Monument: a statue, building or structure erected to commemorate a notable person or event. A public work of art of shared feeling. Nations express their emotions through their monuments.
Effigy: a representation of a specific person in the form of sculpture or some other three-dimensional medium that is destroyed in order to harm the person represented or mock or insult their memory or as an act of protest.
American Confederate (Post-Slavery) Monuments
With the removal of statues in the United States which venerate and immortalize former slave owners and those who fought in the confederate war in order to, in part, continue owning slaves, currently in the news, and the sporadic discussions in the Caribbean on what we should do with the Slave owners and Colonizers who stand proudly and prominently in all our island towns, I began to ruminate about monuments. I started discussions with peers and colleagues and anyone who would listen. There are those who belong to the ‘don’t mess with history’ camp and those who think more like I do.
Facetiously, I said to someone: “We outgrow humans, times change and we change the people we want to be around, why can’t we change our statues?” As monuments lose their relevance, they can simply be moved out off town squares and into museums. I am no psychologist, but I figure that having to walk around everyday staring at images of those who raped and abused your ancestors cannot be easy on the psyche.
I asked the question: “if you knew that someone raped your mom, would you need a statue of him erected to remind you?” And to those who say these monuments should be there so that we learn from our history I ask: “When you walk past one of these monuments and your child asks you about it what do you say during that teaching moment, do you have to say ‘that my child, is the man who raped grandma or that’s the man who whipped and sold grandpa?”
Caribbean Post- Colonial Monuments
Sure, in the early days there were a few times when I, living in the Caribbean, may have looked up at a statue of Christopher Columbus or Horatio Nelson and the like, and asked them “really, what are you doing here, what is your purpose, what feelings are you supposed to evoke in me…?” I never got an answer from any of them and I never lost more than an hour’s sleep over it.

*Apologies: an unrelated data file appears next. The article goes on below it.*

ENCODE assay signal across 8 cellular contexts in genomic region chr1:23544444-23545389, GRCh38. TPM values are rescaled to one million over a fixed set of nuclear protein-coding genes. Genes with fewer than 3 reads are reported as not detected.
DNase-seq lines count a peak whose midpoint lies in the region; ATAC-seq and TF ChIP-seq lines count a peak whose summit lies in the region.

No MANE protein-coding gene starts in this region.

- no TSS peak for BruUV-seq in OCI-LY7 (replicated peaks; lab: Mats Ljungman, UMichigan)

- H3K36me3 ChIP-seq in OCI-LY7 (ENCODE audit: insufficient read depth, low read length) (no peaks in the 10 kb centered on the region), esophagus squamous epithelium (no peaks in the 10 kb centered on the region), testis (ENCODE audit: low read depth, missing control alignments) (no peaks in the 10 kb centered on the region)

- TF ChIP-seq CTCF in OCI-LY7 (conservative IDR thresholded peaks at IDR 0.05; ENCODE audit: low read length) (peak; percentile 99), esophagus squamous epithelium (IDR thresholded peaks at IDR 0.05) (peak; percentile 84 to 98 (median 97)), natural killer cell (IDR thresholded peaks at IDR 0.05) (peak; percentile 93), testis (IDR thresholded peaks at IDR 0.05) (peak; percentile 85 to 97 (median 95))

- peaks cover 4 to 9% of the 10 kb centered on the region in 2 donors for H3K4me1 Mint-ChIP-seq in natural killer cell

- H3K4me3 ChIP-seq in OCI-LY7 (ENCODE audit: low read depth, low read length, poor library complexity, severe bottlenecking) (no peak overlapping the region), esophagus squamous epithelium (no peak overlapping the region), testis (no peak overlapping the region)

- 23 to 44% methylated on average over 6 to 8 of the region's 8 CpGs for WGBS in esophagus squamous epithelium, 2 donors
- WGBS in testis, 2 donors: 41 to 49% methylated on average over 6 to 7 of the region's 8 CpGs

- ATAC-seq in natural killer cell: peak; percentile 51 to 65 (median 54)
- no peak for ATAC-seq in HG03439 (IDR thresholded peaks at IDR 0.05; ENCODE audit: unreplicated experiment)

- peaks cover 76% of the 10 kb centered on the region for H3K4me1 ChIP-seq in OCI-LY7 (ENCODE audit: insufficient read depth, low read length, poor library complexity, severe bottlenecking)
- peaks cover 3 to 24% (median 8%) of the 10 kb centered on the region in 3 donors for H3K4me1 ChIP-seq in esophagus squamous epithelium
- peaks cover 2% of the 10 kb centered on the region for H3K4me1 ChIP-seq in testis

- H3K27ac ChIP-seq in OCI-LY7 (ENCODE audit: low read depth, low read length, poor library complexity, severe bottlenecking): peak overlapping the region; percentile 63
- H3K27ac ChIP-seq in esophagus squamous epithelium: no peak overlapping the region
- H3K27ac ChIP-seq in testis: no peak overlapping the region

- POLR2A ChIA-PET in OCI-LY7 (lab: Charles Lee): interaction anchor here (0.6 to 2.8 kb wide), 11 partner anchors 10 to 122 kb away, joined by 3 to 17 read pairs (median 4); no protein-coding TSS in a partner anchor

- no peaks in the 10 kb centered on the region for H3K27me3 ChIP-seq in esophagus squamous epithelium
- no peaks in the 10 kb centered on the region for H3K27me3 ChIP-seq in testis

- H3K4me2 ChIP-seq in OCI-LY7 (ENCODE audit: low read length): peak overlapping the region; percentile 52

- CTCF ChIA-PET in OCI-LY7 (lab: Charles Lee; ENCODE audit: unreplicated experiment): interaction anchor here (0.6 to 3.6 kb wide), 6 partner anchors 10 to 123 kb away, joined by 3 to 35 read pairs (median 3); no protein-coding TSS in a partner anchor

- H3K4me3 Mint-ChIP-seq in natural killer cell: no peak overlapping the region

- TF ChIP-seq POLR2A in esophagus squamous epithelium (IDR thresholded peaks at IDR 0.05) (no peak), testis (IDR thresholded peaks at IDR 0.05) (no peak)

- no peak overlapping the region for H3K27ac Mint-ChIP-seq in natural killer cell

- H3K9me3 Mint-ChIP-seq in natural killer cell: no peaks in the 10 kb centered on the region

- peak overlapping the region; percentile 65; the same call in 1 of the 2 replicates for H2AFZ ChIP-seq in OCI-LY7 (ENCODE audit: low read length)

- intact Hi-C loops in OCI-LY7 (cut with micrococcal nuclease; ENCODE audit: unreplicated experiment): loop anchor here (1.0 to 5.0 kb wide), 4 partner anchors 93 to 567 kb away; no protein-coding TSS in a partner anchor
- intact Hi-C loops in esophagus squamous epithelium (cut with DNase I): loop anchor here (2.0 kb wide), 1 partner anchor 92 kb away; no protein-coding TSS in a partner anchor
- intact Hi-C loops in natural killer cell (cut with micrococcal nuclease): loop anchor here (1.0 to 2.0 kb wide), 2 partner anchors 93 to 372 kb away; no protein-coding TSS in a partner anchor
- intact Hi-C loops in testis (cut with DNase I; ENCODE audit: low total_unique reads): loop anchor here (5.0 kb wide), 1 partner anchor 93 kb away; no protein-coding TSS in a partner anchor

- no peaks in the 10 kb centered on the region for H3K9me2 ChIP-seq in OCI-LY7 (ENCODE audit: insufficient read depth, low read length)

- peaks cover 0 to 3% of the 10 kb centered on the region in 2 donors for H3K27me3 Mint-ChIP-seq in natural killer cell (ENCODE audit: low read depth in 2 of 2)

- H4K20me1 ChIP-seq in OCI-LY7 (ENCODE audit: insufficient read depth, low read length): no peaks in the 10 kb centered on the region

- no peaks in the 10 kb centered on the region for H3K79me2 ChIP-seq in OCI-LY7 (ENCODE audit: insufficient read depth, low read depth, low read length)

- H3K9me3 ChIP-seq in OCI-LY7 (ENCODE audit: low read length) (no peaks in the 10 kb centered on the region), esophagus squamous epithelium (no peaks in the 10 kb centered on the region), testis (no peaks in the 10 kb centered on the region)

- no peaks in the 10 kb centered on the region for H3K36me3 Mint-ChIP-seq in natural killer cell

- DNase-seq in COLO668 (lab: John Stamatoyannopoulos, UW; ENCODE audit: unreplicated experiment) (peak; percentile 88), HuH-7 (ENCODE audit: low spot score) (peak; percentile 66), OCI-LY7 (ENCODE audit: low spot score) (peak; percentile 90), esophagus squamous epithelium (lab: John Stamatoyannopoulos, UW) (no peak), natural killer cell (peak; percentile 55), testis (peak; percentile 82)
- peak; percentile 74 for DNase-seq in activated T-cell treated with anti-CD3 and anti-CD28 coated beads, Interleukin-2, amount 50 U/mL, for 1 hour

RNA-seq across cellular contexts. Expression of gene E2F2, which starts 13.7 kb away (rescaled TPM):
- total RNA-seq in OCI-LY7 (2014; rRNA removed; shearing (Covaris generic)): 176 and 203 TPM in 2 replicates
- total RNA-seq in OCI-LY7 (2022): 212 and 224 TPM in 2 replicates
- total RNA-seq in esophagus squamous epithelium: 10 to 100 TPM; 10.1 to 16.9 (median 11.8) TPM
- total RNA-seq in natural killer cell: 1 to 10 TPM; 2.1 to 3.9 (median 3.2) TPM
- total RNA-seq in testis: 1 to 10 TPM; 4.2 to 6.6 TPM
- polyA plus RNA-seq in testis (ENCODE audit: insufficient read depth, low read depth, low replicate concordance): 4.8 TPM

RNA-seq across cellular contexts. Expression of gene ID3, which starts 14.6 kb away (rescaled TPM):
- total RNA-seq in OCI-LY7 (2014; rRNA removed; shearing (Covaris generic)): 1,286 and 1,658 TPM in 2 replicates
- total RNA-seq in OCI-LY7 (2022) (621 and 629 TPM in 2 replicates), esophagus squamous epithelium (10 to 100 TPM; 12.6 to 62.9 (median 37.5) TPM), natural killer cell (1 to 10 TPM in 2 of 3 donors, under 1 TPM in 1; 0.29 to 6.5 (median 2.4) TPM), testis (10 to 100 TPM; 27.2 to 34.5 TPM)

South African Post- Colonial Monuments
Then, I visited the African continent, and everything changed. Suddenly I started realizing that I had strong feelings about monuments. One day someone suggested that I stand next to a statue of Cecil Rhodes for a photo and without thinking I heard myself saying like a defiant little child “no, I don’t want to, I don’t like him.” I don’t think that prior to that day I was aware that “I did not like” Cecil Rhodes. I am sure that if I were deemed worthy of a Rhodes Scholarship, I would have gladly accepted it. However, I was a well read person of African descent in Africa and this statue was stirring up negative, uncomfortable feelings within me.
Cecil John Rhodes: “The native is to be treated as a child and denied franchise. We must adopt a system of despotism, such as works in India, in our relations with the barbarism of South Africa.”…“I contend that we are the first and finest race in the world, and the more of the world we inhabit the better it is for the human race…”
Remember Rhodesia now Zimbabwe?
I became fully aware that monuments are erected for a purpose and do indeed serve that purpose extremely effectively. Because, in South Africa my encounter with the Cecil Rhodes monument was juxtaposed with my encounter with the monuments of Nelson Madiba Rolihlahla Mandela. Just as I felt discomfort and sadness to be close to Rohde’s statue, I experienced feelings of elation, pride and great inspiration to just stand in the looming shadow of a monument of Mandela.
Nelson Mandela: “Everyone can rise above their circumstances and achieve success if they are dedicated to and passionate about what they do.” …“What counts in life is not the mere fact that we have lived. It is what difference we have made to the lives of others that will determine the significance of the life we lead.”
History is written by the winners
History, they say, is written by the winners. Maybe then these monuments are the trophies? You might be the product of the history that your ancestors chose while I might be the product of the history that my ancestors most likely did not choose. It seems the determination of whether a piece of public art is interpreted as a monument or an effigy depends on the side on which you find yourself.